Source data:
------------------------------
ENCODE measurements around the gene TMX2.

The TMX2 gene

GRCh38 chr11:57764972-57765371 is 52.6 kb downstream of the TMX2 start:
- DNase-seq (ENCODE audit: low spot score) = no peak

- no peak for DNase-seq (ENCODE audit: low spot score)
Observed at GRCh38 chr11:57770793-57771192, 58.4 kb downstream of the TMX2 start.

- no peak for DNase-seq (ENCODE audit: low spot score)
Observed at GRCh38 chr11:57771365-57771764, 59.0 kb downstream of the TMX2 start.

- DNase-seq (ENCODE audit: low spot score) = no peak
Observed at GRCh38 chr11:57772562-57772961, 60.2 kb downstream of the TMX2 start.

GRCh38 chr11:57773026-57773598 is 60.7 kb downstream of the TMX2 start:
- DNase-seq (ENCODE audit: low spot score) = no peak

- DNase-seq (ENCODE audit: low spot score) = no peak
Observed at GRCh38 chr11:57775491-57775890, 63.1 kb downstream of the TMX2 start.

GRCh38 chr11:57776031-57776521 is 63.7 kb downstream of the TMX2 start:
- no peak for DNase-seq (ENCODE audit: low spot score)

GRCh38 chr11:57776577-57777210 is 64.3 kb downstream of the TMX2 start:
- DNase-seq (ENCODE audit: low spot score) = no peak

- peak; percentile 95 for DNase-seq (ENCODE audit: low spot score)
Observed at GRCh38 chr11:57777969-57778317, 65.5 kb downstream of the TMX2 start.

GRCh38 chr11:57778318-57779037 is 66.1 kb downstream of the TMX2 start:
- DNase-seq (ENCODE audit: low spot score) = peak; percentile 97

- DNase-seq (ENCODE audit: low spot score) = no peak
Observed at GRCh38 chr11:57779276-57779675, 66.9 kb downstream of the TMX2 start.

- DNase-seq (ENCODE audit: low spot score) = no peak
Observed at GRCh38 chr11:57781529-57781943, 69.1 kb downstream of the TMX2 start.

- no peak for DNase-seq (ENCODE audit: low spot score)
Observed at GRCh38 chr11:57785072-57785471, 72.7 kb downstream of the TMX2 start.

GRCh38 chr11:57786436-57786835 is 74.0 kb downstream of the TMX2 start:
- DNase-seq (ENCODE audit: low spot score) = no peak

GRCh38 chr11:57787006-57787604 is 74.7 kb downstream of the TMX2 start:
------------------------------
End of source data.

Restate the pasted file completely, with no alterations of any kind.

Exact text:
ENCODE measurements around the gene TMX2.

The TMX2 gene

GRCh38 chr11:57764972-57765371 is 52.6 kb downstream of the TMX2 start:
- DNase-seq (ENCODE audit: low spot score) = no peak

- no peak for DNase-seq (ENCODE audit: low spot score)
Observed at GRCh38 chr11:57770793-57771192, 58.4 kb downstream of the TMX2 start.

- no peak for DNase-seq (ENCODE audit: low spot score)
Observed at GRCh38 chr11:57771365-57771764, 59.0 kb downstream of the TMX2 start.

- DNase-seq (ENCODE audit: low spot score) = no peak
Observed at GRCh38 chr11:57772562-57772961, 60.2 kb downstream of the TMX2 start.

GRCh38 chr11:57773026-57773598 is 60.7 kb downstream of the TMX2 start:
- DNase-seq (ENCODE audit: low spot score) = no peak

- DNase-seq (ENCODE audit: low spot score) = no peak
Observed at GRCh38 chr11:57775491-57775890, 63.1 kb downstream of the TMX2 start.

GRCh38 chr11:57776031-57776521 is 63.7 kb downstream of the TMX2 start:
- no peak for DNase-seq (ENCODE audit: low spot score)

GRCh38 chr11:57776577-57777210 is 64.3 kb downstream of the TMX2 start:
- DNase-seq (ENCODE audit: low spot score) = no peak

- peak; percentile 95 for DNase-seq (ENCODE audit: low spot score)
Observed at GRCh38 chr11:57777969-57778317, 65.5 kb downstream of the TMX2 start.

GRCh38 chr11:57778318-57779037 is 66.1 kb downstream of the TMX2 start:
- DNase-seq (ENCODE audit: low spot score) = peak; percentile 97

- DNase-seq (ENCODE audit: low spot score) = no peak
Observed at GRCh38 chr11:57779276-57779675, 66.9 kb downstream of the TMX2 start.

- DNase-seq (ENCODE audit: low spot score) = no peak
Observed at GRCh38 chr11:57781529-57781943, 69.1 kb downstream of the TMX2 start.

- no peak for DNase-seq (ENCODE audit: low spot score)
Observed at GRCh38 chr11:57785072-57785471, 72.7 kb downstream of the TMX2 start.

GRCh38 chr11:57786436-57786835 is 74.0 kb downstream of the TMX2 start:
- DNase-seq (ENCODE audit: low spot score) = no peak

GRCh38 chr11:57787006-57787604 is 74.7 kb downstream of the TMX2 start: